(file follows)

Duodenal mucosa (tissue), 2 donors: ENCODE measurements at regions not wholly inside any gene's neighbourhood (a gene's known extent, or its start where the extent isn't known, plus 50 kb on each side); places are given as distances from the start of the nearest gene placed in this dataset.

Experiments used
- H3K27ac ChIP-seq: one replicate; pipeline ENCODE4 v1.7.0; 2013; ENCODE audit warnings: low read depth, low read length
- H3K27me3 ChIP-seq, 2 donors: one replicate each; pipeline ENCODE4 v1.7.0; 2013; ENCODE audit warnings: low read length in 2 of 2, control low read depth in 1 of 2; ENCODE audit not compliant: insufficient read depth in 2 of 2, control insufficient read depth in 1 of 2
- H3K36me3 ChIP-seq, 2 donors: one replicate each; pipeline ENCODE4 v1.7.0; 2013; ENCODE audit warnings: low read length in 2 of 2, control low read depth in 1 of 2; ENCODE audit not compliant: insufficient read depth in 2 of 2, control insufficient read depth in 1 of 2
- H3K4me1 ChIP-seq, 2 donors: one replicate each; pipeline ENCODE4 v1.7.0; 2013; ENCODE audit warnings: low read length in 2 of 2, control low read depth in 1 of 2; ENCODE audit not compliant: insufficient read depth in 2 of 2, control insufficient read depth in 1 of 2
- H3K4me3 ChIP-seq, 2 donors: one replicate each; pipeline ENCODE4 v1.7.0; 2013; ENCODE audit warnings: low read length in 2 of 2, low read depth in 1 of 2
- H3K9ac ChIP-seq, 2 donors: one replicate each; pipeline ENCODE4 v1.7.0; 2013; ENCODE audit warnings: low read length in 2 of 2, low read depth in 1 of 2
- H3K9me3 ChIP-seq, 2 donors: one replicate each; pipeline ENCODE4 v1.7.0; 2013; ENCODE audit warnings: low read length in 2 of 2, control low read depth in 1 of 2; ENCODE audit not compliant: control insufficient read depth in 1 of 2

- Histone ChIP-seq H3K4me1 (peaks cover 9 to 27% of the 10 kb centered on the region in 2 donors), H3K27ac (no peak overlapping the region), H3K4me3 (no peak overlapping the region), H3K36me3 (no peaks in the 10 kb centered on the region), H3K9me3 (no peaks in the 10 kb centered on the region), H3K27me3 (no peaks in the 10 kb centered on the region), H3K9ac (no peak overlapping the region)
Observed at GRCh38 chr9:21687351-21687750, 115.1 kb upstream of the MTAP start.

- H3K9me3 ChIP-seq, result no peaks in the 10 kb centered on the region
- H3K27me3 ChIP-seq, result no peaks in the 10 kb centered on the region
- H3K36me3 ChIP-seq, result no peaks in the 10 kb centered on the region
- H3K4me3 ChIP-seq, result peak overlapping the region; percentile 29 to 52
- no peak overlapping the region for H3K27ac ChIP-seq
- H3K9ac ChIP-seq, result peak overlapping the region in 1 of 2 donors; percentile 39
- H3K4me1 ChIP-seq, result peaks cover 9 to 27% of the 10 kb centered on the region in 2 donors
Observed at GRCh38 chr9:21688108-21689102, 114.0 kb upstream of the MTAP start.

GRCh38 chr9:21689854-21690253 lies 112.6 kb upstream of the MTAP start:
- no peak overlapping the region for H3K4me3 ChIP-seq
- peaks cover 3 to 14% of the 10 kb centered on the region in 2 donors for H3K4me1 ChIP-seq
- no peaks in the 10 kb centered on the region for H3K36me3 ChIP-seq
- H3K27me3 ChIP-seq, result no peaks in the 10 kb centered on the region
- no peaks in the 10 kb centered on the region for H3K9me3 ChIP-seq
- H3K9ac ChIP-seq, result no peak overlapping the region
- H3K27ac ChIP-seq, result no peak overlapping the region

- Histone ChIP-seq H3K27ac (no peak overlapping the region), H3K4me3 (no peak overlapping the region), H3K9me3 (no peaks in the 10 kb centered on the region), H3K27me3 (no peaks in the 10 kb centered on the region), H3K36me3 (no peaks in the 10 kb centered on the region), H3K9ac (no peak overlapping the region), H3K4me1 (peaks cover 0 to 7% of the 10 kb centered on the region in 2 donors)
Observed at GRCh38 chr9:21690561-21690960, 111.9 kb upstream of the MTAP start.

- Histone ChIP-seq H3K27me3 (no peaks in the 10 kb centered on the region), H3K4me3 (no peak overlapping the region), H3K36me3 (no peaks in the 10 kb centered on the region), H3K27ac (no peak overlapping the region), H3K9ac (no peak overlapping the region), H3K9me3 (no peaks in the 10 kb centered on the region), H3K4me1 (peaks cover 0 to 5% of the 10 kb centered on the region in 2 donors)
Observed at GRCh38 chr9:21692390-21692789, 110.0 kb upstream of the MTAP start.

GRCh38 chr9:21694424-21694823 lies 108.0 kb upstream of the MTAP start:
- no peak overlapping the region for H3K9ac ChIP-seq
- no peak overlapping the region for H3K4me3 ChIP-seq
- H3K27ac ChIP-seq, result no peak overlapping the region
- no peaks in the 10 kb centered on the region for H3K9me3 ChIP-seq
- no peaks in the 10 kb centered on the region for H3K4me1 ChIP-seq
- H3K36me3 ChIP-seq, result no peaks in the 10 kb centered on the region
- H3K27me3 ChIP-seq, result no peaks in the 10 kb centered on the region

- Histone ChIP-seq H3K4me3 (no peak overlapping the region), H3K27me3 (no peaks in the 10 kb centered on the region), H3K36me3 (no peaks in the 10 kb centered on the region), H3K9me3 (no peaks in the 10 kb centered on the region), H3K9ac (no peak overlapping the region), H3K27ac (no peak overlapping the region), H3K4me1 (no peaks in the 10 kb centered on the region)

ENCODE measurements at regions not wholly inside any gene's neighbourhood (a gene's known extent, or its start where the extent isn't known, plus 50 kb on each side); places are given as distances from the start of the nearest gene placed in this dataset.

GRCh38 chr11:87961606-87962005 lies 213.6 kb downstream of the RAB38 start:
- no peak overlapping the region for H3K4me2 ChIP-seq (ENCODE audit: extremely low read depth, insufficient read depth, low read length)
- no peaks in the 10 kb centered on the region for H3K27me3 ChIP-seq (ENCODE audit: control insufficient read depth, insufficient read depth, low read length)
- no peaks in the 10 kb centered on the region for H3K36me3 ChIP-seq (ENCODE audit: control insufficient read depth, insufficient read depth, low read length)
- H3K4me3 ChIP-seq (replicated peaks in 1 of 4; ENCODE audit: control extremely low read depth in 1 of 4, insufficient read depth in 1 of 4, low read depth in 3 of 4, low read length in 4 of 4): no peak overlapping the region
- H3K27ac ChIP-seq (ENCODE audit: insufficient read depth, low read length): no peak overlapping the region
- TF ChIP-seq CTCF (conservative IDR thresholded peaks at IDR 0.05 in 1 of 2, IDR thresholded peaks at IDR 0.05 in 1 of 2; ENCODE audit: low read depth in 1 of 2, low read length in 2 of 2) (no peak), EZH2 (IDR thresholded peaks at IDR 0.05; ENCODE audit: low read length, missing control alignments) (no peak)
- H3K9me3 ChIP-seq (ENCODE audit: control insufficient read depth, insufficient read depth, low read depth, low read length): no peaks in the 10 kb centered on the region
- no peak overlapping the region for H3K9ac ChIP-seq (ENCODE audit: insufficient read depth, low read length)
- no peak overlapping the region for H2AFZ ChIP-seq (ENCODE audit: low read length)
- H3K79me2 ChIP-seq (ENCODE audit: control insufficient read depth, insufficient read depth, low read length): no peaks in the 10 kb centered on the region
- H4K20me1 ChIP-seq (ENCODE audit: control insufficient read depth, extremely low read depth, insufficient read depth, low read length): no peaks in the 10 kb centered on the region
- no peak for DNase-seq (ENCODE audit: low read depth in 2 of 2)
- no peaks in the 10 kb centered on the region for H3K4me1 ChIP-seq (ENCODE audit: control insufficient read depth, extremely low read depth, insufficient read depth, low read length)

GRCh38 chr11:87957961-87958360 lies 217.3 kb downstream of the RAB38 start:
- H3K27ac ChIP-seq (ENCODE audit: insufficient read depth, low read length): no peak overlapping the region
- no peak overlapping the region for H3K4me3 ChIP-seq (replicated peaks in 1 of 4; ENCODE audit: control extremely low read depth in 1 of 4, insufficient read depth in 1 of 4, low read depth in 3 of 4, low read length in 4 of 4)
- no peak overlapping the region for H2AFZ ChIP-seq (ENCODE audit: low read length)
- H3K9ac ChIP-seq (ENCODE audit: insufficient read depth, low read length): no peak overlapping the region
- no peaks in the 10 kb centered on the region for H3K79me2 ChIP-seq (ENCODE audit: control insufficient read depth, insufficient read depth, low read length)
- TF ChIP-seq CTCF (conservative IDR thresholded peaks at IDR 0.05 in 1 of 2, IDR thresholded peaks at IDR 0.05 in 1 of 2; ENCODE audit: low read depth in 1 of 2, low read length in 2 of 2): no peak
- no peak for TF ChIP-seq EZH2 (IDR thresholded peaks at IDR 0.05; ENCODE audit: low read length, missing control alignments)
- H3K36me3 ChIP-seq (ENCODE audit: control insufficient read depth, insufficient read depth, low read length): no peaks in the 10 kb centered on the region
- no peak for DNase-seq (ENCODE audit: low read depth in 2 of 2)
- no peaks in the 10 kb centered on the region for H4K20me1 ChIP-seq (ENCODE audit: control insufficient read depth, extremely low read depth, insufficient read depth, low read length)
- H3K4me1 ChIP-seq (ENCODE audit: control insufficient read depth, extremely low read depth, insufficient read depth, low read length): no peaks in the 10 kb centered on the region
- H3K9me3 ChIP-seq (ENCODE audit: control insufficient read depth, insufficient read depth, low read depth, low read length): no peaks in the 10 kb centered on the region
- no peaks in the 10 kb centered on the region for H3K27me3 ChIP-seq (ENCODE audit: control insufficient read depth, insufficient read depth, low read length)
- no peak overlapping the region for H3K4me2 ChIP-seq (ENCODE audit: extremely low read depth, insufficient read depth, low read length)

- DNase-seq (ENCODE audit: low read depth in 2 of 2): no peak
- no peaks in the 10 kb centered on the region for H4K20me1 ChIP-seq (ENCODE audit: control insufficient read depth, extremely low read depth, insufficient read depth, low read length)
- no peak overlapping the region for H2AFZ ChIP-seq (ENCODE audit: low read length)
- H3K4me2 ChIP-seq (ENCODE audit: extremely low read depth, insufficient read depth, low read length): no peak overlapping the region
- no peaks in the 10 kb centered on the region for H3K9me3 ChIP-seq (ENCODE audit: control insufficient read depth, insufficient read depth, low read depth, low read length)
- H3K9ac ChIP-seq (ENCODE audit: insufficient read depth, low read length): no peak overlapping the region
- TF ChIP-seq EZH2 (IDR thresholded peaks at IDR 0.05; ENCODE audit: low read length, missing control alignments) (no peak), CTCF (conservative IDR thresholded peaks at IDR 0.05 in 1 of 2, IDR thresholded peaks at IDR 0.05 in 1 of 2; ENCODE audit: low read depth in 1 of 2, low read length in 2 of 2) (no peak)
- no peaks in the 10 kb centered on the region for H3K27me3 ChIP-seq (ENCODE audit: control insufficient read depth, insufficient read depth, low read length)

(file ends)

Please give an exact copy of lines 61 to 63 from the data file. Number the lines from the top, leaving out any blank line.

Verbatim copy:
- no peaks in the 10 kb centered on the region for H3K79me2 ChIP-seq (ENCODE audit: control insufficient read depth, insufficient read depth, low read length)
- TF ChIP-seq CTCF (conservative IDR thresholded peaks at IDR 0.05 in 1 of 2, IDR thresholded peaks at IDR 0.05 in 1 of 2; ENCODE audit: low read depth in 1 of 2, low read length in 2 of 2): no peak
- no peak for TF ChIP-seq EZH2 (IDR thresholded peaks at IDR 0.05; ENCODE audit: low read length, missing control alignments)